So many interesting personalities in McDonald County, today and yesterday.

I am enjoying, again, McDonald Co. Sesquicentennial Family Histories and Judge J. C. Lamson. Submitted by Natalie Armstrong, it caught my eye.

According to Natalie, “John C. Lamson was born in New York, Nov. 29, 1827. In his veins was the blood of nine old New England families, who came to America by 1637 or earlier. Most of these followed Roger Williams into the wilderness for conscience’s sake. He also had the blood of the Huguenots, who crossed the ocean for liberty to serve God. He himself was converted in Indiana, when a boy of 17. He was a Christian for 68 years. More than half of his adult life he was a Sunday school teacher…Judge Lamson was a graduate from both Oberlin College and Albany Law School. In the Civil War, John Lamson went out among the very earliest troops and served as captain of the 17th Indiana Mounted Infantry. In 1866 he came to McDonald County. He purchased land in the corner of the county. In 1870 John Lamson, surveyed and plotted the town he named, Southwest City, Mo. Pineville had all but been destroyed in the Civil War and “dog fennel” still grew in the public streets. (He) served as school commissioner of McDonald County. He was twice elected prosecuting attorney and he represented McDonald County in the legislative of 1871-72. He served as circuit judge of this judicial district from 1893-1899. No one ever blushed over any speech that he made, or any deed that he did. He was an honorable, clean-minded and high-idealed Christian gentleman.”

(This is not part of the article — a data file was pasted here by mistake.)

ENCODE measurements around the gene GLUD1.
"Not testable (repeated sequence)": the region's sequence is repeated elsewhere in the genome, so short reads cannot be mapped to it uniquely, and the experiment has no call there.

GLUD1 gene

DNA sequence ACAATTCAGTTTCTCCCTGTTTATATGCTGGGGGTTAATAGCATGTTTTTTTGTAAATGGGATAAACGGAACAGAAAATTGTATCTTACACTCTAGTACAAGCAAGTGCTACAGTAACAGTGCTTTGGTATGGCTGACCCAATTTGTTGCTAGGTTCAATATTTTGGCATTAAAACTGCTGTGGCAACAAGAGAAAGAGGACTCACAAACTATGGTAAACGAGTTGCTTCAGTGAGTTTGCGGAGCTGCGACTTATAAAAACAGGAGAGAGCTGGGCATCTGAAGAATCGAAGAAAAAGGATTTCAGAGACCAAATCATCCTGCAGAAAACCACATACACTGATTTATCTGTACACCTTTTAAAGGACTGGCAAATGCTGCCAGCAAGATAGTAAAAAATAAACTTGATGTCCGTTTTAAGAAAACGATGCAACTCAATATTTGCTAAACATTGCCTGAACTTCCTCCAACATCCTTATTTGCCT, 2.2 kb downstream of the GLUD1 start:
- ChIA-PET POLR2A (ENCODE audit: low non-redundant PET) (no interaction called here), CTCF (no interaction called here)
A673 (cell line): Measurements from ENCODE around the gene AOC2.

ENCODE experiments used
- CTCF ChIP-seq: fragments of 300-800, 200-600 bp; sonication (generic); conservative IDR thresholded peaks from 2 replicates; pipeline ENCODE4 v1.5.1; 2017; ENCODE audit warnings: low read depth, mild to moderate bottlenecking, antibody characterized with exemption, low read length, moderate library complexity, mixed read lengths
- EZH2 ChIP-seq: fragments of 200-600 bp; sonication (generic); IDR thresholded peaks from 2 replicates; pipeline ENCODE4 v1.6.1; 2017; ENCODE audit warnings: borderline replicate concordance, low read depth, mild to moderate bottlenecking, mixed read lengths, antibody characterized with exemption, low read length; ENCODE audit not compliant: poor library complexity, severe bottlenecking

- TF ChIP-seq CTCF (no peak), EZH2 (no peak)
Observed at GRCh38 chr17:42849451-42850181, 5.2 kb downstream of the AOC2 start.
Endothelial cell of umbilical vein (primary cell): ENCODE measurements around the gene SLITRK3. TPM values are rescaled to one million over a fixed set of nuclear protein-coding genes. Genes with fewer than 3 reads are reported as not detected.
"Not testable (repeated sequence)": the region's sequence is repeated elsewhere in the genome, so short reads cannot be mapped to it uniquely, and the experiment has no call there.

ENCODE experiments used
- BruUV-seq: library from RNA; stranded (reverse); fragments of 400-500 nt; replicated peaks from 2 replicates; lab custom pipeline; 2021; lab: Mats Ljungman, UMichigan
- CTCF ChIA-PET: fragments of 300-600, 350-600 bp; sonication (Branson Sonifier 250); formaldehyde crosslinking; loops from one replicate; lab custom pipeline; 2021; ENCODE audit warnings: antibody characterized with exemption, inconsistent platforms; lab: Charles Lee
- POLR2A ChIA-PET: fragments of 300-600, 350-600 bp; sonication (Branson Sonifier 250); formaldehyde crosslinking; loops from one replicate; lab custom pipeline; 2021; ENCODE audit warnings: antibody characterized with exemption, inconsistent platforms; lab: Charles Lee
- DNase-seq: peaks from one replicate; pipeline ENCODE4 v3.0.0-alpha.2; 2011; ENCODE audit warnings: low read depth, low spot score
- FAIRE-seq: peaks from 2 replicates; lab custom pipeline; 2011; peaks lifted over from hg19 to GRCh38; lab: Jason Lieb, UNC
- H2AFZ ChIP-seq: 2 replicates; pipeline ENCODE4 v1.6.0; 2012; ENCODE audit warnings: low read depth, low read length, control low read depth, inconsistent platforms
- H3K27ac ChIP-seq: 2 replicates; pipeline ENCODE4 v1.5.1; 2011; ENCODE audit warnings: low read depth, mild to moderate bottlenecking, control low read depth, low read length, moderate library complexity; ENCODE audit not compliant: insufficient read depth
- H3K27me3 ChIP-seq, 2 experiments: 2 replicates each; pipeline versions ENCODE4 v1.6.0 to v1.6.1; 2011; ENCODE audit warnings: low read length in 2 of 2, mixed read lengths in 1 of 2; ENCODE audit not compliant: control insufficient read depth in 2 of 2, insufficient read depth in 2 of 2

Is this legacy something how we would like to be remembered? “He was an honorable, clean-minded and high-idealed Christian gentleman. He always tried to bestow his charity quietly…” Today I can name several current residents of McDonald County that I would put up on that pedestal with Judge Lamson  Gentlemen like Mr. Jim Tatum, Dr. Al Chapman, Representative Sam Gaskil, retired County Clerk Gene Hall, R. David Hill DO, Mr. Paul Lewis. So many I can’t name them all but am proud of all they have accomplished to make McDonald County what it is today.

All are supporters and contributors to the success of the McDonald County Historical Society. The Society has closed the museum for winter, however, by appointment we can make it available to visitors. The number at the museum is 417-223-7700, you can leave a message or write to P.O. Box 572, Pineville, Missouri 64856, Go to for more information. The Sesquicentennial Family History, (1849-1999)  dedicated to Ralph Winfred Pogue, published by McDonald County Press, Inc can be purchased at the museum, it can be mailed as are many other local publications.

Next week I would like to share with you an interesting McDonald county story proving that crime doesn’t pay. In the meantime, as the new year opens up with opportunities for us all, think about how you would like to be remembered, just what will they write about you and me?    

Alberta Anders writes a weekly column for the Daily News.